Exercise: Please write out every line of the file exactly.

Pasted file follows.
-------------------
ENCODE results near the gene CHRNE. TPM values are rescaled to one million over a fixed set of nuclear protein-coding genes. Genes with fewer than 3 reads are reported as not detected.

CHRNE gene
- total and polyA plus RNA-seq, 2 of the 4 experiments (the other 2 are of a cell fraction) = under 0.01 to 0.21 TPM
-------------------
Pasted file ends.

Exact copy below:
ENCODE results near the gene CHRNE. TPM values are rescaled to one million over a fixed set of nuclear protein-coding genes. Genes with fewer than 3 reads are reported as not detected.

CHRNE gene
- total and polyA plus RNA-seq, 2 of the 4 experiments (the other 2 are of a cell fraction) = under 0.01 to 0.21 TPM